Patients with locally advanced cancers have a poor prognosis when treated with radiotherapy and/or surgery alone. The appearance of distant metastases shortly after removal of the primary tumor indicates that micrometastases are already present at the time of diagnosis. We observed a favorable outcome in patients with locally advanced breast cancer treated with a prolonged regimen of neoadjuvant chemotherapy plus granulocyte-macrophage colony-stimulating factor (GM-CSF[Leukine]) compared with patients receiving fewer chemotherapy cycles prior to surgery and radiotherapy. These results can partly be explained by the dose-intensive regimen used, but biologic and immunologic processes inherent to the prolonged presence of the primary tumor and its draining lymph nodes might also contribute to the beneficial outcome. The effects of the prolonged presence of the primary tumor during chemotherapy and GM-CSF administration on the antitumor immune response, and more specifically the functional properties of dendritic cells and T cells, are currently being investigated in a multicenter randomized clinical trial comparing prolonged neoadjuvant chemotherapy plus cytokines with a conventional treatment schedule. Aside from investigations concerning the immune system, other biologic processes, such as tumor angiogenesis, are being investigated at the same time.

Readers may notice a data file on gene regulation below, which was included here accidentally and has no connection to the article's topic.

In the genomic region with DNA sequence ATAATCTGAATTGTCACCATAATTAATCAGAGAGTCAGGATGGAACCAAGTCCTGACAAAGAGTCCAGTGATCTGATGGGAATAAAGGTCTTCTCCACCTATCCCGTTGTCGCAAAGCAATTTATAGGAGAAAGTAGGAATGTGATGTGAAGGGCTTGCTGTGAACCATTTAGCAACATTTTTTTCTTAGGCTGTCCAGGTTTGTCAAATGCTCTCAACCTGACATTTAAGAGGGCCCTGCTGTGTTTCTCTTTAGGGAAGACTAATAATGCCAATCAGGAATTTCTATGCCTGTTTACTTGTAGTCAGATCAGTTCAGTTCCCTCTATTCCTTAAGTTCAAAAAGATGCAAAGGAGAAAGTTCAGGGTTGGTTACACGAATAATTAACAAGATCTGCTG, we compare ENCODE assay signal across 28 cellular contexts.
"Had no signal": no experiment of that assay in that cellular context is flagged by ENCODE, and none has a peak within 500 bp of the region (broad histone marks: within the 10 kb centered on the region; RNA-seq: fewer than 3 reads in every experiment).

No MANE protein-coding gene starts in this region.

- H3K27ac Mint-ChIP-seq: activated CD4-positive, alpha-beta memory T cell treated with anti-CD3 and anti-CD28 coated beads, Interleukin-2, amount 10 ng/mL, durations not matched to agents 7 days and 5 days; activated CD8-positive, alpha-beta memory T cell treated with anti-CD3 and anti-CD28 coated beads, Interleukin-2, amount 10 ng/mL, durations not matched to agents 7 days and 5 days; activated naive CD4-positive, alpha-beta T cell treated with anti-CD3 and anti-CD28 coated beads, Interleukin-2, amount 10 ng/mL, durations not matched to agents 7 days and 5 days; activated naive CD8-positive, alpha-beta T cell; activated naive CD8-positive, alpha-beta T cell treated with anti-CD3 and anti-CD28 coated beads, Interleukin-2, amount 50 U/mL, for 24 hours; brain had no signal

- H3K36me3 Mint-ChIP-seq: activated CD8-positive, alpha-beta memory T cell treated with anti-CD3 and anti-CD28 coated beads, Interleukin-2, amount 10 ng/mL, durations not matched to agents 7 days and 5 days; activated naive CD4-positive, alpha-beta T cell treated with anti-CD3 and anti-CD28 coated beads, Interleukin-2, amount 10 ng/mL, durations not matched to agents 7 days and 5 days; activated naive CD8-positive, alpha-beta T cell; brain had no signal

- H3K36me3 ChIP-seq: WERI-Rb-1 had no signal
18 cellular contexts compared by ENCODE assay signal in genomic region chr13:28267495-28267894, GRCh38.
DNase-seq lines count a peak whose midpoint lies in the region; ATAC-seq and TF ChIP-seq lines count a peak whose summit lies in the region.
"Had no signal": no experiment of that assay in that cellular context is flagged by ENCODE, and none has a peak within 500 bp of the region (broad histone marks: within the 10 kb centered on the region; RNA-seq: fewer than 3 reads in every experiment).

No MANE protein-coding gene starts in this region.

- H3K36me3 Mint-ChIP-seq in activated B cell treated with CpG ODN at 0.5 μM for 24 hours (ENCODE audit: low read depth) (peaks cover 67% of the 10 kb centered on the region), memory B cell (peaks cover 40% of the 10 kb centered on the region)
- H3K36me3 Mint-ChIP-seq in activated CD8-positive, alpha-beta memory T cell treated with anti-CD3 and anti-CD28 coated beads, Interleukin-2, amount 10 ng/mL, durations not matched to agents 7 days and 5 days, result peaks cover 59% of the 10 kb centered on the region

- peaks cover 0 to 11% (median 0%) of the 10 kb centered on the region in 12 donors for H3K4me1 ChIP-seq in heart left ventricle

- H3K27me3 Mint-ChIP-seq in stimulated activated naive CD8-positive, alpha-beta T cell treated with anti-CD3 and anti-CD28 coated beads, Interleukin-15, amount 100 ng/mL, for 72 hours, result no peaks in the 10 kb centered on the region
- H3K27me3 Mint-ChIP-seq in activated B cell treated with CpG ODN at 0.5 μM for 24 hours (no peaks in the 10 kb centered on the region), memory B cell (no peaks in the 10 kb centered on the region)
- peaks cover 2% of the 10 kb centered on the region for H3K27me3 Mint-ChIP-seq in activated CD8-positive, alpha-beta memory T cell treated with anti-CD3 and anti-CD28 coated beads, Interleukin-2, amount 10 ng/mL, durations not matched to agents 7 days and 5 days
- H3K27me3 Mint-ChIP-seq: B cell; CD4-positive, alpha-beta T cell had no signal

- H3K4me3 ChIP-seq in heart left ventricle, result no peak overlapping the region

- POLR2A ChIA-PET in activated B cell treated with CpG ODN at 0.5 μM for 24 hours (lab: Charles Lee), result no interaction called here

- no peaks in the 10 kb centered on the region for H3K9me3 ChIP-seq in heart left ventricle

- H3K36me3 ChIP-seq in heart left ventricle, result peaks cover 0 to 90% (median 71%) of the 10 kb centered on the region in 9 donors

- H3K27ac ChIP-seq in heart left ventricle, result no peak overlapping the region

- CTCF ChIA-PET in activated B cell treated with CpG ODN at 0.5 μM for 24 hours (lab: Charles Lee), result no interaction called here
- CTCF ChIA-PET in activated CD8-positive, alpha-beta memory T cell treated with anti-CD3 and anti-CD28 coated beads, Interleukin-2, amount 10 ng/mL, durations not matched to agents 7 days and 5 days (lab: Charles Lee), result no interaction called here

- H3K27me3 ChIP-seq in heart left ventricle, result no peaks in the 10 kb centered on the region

|Number of pages||8|
|Journal||Oncology (Williston Park, N.Y.)|
|Issue number||1 Suppl 1|
|Publication status||Published - Jan 2002|